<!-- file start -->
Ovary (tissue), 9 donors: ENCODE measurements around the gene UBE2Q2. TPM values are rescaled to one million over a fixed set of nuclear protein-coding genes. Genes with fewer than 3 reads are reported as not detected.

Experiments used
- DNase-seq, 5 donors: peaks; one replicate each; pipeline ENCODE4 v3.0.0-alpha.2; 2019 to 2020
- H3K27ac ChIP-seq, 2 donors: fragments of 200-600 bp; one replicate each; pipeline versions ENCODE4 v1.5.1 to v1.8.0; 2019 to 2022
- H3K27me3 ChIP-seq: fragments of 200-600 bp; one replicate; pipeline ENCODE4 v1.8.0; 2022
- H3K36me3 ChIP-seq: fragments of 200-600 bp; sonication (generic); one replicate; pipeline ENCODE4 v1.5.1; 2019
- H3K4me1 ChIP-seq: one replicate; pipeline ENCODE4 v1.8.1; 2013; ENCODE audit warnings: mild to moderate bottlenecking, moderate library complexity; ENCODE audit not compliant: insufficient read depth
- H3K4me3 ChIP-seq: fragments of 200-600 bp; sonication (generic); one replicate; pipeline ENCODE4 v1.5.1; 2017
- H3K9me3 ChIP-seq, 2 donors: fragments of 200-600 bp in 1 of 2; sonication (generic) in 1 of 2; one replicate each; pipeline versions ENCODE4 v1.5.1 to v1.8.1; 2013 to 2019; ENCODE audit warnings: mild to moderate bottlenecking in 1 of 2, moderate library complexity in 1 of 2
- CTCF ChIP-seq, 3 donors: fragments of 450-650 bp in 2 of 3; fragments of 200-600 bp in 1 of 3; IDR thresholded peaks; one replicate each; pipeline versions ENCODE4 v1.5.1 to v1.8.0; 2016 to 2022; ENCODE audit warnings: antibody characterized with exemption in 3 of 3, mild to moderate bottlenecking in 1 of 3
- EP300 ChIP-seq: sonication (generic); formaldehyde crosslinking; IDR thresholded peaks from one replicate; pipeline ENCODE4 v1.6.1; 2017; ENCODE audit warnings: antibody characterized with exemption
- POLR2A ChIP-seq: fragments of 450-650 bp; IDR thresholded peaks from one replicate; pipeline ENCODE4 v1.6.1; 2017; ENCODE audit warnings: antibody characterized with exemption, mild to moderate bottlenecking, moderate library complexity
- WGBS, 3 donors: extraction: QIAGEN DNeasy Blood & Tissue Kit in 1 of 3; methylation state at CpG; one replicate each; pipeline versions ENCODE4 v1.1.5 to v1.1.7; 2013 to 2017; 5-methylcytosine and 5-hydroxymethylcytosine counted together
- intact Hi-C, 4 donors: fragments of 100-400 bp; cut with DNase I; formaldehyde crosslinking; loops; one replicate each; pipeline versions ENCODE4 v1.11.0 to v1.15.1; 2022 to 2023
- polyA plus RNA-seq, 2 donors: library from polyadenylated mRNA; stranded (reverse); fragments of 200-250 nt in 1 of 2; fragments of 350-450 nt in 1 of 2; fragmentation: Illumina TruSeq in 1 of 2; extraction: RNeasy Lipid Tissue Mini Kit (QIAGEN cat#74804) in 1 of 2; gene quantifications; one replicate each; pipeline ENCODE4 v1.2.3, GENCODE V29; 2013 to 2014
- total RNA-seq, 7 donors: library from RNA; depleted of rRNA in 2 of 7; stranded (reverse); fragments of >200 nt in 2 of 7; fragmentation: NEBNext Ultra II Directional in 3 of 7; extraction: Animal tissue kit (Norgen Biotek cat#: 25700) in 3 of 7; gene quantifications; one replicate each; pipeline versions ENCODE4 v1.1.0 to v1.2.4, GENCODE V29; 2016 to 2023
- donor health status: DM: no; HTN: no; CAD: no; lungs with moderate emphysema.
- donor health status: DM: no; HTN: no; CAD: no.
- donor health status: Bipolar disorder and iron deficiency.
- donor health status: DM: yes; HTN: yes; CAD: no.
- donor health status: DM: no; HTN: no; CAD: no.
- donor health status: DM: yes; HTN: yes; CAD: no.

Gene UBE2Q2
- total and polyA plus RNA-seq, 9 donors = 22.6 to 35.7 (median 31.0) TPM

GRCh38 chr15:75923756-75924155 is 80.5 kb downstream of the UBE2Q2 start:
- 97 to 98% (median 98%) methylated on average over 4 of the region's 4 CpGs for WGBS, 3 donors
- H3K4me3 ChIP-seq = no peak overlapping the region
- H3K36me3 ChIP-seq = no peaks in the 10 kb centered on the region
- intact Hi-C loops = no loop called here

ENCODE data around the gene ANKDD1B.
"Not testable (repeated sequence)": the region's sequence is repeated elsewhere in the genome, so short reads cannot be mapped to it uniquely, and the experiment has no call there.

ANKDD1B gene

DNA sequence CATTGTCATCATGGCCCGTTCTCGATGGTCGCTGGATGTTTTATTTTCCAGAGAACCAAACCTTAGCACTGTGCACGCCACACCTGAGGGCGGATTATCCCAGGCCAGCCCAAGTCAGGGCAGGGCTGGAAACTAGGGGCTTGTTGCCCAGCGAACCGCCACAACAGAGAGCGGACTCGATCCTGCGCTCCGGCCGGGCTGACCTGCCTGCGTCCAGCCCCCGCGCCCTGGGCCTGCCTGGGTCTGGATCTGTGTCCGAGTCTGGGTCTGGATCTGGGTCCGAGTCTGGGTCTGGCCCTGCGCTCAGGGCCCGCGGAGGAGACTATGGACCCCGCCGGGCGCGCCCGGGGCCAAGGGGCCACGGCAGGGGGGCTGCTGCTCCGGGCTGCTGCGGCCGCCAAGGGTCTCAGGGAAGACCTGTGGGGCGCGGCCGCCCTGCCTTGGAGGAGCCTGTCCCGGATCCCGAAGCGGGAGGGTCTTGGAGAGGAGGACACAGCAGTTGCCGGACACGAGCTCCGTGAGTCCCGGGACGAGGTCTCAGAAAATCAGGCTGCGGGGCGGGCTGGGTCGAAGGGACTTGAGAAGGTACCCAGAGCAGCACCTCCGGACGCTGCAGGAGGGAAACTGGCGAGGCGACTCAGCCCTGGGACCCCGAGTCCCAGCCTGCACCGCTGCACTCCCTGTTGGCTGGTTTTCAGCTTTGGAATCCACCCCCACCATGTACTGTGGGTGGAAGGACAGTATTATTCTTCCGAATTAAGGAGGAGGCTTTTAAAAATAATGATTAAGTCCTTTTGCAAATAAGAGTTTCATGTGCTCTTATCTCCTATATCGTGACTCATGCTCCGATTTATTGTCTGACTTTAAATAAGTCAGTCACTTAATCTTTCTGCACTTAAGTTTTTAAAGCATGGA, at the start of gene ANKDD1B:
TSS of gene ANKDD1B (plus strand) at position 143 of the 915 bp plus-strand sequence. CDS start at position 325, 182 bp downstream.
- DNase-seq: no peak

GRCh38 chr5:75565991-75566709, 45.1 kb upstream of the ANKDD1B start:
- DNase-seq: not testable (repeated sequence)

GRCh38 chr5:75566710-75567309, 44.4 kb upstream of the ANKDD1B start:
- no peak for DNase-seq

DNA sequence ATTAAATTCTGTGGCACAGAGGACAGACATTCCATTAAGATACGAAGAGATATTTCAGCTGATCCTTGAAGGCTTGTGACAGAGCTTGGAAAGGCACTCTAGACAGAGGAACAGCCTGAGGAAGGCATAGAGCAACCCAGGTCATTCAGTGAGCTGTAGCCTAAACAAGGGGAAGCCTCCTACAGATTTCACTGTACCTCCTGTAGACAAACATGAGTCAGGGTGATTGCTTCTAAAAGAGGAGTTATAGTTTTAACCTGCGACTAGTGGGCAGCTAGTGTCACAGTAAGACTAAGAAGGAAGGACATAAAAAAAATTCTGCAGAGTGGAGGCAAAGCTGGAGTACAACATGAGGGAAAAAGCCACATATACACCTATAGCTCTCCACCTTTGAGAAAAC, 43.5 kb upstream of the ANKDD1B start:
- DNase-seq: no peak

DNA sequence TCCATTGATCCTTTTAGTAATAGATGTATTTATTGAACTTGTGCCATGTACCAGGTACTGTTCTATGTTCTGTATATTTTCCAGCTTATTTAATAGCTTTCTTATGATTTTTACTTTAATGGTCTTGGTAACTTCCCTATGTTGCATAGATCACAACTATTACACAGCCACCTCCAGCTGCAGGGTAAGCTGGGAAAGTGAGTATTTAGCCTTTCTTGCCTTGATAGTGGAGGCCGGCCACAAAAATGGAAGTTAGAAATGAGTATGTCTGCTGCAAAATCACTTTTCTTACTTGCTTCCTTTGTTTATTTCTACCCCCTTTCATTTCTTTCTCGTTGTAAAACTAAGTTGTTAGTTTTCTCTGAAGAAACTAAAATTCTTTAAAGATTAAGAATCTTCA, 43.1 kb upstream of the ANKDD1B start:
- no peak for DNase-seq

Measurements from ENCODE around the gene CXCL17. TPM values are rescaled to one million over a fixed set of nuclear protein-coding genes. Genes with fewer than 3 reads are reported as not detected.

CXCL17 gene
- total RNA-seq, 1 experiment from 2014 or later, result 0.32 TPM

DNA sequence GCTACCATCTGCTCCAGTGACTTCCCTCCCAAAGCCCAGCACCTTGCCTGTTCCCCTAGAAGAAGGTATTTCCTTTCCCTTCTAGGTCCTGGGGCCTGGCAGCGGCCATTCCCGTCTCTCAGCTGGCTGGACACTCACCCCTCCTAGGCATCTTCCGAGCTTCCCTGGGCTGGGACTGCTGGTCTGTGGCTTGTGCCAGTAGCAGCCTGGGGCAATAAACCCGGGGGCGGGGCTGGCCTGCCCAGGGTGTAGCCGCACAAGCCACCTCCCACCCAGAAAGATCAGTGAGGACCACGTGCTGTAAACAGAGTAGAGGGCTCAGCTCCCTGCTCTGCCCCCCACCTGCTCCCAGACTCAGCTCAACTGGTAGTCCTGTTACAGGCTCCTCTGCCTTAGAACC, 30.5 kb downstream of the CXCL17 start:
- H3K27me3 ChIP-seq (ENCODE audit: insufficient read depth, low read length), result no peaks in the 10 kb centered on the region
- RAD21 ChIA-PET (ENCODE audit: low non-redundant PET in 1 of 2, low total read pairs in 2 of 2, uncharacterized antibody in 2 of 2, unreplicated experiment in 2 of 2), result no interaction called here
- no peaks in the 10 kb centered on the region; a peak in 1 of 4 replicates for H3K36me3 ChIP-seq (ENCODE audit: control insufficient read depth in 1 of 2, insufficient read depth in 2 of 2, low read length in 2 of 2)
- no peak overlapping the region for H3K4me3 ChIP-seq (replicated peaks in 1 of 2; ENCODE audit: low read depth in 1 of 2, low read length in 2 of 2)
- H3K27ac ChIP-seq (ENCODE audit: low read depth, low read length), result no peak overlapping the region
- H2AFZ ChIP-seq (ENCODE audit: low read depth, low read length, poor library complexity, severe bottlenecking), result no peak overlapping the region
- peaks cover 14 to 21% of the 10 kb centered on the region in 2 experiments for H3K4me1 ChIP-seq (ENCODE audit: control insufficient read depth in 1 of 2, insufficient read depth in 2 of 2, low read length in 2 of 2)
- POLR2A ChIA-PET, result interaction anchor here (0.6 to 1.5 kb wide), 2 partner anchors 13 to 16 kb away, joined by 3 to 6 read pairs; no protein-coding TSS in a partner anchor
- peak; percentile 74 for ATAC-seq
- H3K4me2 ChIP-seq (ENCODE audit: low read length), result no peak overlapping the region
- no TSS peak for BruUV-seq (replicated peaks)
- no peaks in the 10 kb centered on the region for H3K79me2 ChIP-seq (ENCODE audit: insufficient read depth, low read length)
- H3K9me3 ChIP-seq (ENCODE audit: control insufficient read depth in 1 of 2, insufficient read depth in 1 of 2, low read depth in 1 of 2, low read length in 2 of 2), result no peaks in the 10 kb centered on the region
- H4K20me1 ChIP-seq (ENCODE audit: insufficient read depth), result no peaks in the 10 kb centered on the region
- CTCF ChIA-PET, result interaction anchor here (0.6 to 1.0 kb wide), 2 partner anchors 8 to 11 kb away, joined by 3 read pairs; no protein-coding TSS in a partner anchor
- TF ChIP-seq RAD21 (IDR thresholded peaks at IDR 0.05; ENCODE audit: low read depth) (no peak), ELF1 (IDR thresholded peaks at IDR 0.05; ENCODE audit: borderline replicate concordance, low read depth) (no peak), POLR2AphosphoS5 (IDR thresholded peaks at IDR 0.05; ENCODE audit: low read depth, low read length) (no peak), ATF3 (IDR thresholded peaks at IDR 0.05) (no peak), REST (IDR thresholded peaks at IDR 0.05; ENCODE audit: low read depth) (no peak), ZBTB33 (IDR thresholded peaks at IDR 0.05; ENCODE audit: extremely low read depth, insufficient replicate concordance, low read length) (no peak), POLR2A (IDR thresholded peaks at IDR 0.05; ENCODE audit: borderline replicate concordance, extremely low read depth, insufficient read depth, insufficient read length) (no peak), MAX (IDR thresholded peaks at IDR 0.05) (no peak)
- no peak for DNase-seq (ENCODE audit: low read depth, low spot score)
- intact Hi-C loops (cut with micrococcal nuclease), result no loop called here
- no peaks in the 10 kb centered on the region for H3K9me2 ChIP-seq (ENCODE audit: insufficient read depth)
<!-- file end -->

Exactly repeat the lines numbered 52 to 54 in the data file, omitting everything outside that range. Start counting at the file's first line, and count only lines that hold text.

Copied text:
- H3K27ac ChIP-seq (ENCODE audit: low read depth, low read length), result no peak overlapping the region
- H2AFZ ChIP-seq (ENCODE audit: low read depth, low read length, poor library complexity, severe bottlenecking), result no peak overlapping the region
- peaks cover 14 to 21% of the 10 kb centered on the region in 2 experiments for H3K4me1 ChIP-seq (ENCODE audit: control insufficient read depth in 1 of 2, insufficient read depth in 2 of 2, low read length in 2 of 2)